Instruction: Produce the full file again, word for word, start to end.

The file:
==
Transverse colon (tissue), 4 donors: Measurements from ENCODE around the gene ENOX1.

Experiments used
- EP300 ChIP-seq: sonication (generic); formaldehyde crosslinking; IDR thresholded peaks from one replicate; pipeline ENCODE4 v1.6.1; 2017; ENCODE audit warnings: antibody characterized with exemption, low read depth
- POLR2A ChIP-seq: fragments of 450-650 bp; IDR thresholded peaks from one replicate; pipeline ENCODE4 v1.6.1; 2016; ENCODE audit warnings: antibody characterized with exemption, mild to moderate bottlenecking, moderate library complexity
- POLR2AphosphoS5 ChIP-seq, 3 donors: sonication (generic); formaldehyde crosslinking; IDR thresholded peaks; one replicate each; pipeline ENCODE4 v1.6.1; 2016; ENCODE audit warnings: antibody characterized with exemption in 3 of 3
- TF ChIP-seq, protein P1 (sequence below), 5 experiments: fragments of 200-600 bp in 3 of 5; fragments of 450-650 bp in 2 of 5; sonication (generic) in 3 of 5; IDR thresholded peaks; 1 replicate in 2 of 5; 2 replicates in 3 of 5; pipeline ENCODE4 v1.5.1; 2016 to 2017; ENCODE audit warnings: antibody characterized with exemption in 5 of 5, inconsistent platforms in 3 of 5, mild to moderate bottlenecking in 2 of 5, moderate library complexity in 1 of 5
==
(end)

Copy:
Transverse colon (tissue), 4 donors: Measurements from ENCODE around the gene ENOX1.

Experiments used
- EP300 ChIP-seq: sonication (generic); formaldehyde crosslinking; IDR thresholded peaks from one replicate; pipeline ENCODE4 v1.6.1; 2017; ENCODE audit warnings: antibody characterized with exemption, low read depth
- POLR2A ChIP-seq: fragments of 450-650 bp; IDR thresholded peaks from one replicate; pipeline ENCODE4 v1.6.1; 2016; ENCODE audit warnings: antibody characterized with exemption, mild to moderate bottlenecking, moderate library complexity
- POLR2AphosphoS5 ChIP-seq, 3 donors: sonication (generic); formaldehyde crosslinking; IDR thresholded peaks; one replicate each; pipeline ENCODE4 v1.6.1; 2016; ENCODE audit warnings: antibody characterized with exemption in 3 of 3
- TF ChIP-seq, protein P1 (sequence below), 5 experiments: fragments of 200-600 bp in 3 of 5; fragments of 450-650 bp in 2 of 5; sonication (generic) in 3 of 5; IDR thresholded peaks; 1 replicate in 2 of 5; 2 replicates in 3 of 5; pipeline ENCODE4 v1.5.1; 2016 to 2017; ENCODE audit warnings: antibody characterized with exemption in 5 of 5, inconsistent platforms in 3 of 5, mild to moderate bottlenecking in 2 of 5, moderate library complexity in 1 of 5